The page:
3. The use of tags at the front of each idea forces the model to try and generate something within a space of interest.
  4. The model can be quite sensitive to the prompt “bleeding over” or “semantically contaminating” the output. That is, the ideas it generates will often look similar to and have the same structure as the examples. This is a general problem with few-shot examples, and motivates the usage of zero-shots when possible. In general, the style, language, and subject of your examples will strongly affect model completions.

A few more examples

(Bold is the prompt, the rest is a sample completion.)

A zero-shot:

This is a poem written by Robert Frost about the perils of machine learning.

Alas! The machines are here.

They’ll eat our brains and take our jobs,

They’ll do our thinking for us,

And all that we’ll be able to do

Is program them.

Alas! Here comes the Machine

Robert Frost was quite prescient.

Another zero-shot:

English: This sandwich is very tasty.

Spanish: Este sándwich es muy rico.

English: This meat is very tender.

Spanish: Este carne es muy tierna.

English: This fruit is very sweet.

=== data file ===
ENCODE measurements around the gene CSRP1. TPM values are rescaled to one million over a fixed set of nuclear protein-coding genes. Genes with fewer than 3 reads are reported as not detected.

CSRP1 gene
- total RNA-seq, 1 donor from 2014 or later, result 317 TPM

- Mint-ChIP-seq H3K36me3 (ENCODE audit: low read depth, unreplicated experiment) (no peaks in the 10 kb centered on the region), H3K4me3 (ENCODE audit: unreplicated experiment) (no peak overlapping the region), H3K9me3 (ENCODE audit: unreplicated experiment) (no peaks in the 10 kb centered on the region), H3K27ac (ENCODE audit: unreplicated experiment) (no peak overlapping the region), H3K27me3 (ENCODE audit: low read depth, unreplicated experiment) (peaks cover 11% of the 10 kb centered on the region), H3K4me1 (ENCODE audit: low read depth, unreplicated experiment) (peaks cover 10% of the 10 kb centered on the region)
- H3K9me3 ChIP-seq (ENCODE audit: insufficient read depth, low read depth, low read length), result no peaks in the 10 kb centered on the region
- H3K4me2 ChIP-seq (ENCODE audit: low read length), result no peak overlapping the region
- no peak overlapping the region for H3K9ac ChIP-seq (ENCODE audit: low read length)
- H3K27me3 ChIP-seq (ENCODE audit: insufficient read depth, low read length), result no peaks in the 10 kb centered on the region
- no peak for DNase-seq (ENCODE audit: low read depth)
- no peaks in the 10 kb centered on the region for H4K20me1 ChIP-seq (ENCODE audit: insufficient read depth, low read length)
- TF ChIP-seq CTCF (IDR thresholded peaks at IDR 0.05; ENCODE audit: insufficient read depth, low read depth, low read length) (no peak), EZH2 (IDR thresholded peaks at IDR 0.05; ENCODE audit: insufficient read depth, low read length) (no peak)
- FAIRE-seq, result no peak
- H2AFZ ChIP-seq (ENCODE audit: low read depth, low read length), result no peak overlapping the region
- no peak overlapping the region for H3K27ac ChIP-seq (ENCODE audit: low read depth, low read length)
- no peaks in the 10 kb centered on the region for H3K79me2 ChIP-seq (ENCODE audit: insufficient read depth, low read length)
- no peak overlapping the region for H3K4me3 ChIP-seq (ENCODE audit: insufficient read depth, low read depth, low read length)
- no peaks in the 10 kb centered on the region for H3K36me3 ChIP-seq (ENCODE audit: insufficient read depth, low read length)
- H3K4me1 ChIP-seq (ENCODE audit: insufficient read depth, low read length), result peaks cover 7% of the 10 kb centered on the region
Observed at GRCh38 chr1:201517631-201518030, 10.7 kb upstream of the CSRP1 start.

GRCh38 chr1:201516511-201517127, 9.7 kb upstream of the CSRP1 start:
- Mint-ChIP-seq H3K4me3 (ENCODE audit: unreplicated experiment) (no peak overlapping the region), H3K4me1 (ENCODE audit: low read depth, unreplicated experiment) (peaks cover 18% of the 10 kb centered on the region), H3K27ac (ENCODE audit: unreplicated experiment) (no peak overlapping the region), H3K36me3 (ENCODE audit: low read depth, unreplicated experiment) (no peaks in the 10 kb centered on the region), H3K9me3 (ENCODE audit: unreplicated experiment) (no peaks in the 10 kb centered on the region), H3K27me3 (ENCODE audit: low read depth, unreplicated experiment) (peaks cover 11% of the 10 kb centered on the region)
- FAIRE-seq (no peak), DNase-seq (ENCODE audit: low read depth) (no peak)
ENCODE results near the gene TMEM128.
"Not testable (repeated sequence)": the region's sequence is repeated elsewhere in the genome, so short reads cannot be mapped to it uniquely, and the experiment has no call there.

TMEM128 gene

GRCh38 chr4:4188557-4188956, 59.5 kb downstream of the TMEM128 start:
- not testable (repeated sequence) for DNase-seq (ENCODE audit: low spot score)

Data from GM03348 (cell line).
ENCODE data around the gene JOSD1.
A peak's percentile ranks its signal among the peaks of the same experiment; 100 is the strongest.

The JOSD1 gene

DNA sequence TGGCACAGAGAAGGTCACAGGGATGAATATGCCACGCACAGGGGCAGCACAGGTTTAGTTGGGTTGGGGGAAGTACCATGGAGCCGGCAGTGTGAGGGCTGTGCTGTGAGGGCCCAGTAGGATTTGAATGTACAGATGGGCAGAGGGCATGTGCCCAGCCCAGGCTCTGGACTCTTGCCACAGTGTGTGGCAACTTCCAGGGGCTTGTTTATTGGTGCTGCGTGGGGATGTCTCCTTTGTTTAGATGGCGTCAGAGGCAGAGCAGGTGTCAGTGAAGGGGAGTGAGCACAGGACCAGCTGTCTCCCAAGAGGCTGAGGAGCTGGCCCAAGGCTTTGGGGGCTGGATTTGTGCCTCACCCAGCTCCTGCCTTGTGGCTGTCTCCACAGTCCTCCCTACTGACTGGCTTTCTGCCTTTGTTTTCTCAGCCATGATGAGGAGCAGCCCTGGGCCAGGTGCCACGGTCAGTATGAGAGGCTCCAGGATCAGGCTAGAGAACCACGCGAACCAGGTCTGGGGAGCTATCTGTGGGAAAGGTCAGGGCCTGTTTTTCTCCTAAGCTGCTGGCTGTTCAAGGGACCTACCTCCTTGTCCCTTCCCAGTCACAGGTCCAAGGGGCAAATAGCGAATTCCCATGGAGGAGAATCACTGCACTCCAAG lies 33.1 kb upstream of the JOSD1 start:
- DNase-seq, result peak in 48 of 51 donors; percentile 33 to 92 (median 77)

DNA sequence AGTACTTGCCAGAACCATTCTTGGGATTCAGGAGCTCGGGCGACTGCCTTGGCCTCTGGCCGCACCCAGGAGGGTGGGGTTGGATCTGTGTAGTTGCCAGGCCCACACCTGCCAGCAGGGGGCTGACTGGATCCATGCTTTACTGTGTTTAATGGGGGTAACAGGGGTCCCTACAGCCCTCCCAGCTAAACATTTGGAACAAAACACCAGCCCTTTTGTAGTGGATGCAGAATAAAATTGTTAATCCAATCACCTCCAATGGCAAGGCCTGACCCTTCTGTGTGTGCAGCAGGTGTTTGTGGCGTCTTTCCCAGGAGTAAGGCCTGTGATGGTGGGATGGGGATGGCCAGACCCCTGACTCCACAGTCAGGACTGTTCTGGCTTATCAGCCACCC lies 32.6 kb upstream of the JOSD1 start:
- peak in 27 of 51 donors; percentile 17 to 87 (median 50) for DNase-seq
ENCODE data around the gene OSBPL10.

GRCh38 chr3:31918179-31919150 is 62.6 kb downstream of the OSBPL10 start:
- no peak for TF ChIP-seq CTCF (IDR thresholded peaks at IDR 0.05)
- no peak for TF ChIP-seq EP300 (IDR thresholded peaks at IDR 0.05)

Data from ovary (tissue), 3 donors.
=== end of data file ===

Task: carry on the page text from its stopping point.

Spanish: Este fruta es muy dulce.

There you see an example of what happens if you allow the model to keep completing after you’ve gotten your desired result.

A small few-shot:

Translate each sentence into a string of emojis.

English: That cat ate the fish.

Emojis: 🐱😋🐟

English: What is this, a house for ants?

Emojis: 🏠🐜❓

English: The quick brown fox jumps over the lazy dog.

Emojis: 💨🦊🏃😴🐕

English: One small step for man, one giant leap for mankind.

Emojis: 🚀🌌🌍🏃

It’s also really good at lists.

Popular business books:

– The Innovator’s Dilemma

– Peopleware

– The Mythical Man-Month

– The Design of Everyday Things

– The Inmates Are Running the Asylum

– The Goal

– The Tipping Point

Some things to keep in mind when designing prompts (in no particular order).

The LLM is completing a document, and documents rarely change writing style halfway through.

If your prompt has spelling or grammar errors, or inconsistent formatting, completions will have these issues as well. Very frequently in working with GPT-3, I’ve found examples of prompts that have poor writing quality, spelling errors, or grammar errors. GPT-3 completes based on the highest likelihood next token, and it’s very unlikely that a document with poor spelling and grammar suddenly becomes one without those issues halfway through, so GPT-3 will gladly continue the trend for you. Additionally, I suspect the level of reasoning in completions from poorly-written prompts is worse, as there are fewer examples of documents in GPT-3’s training data (e.g., the Internet) that are poorly written, but still well-reasoned.

Consider dynamically selecting the most relevant few-shots.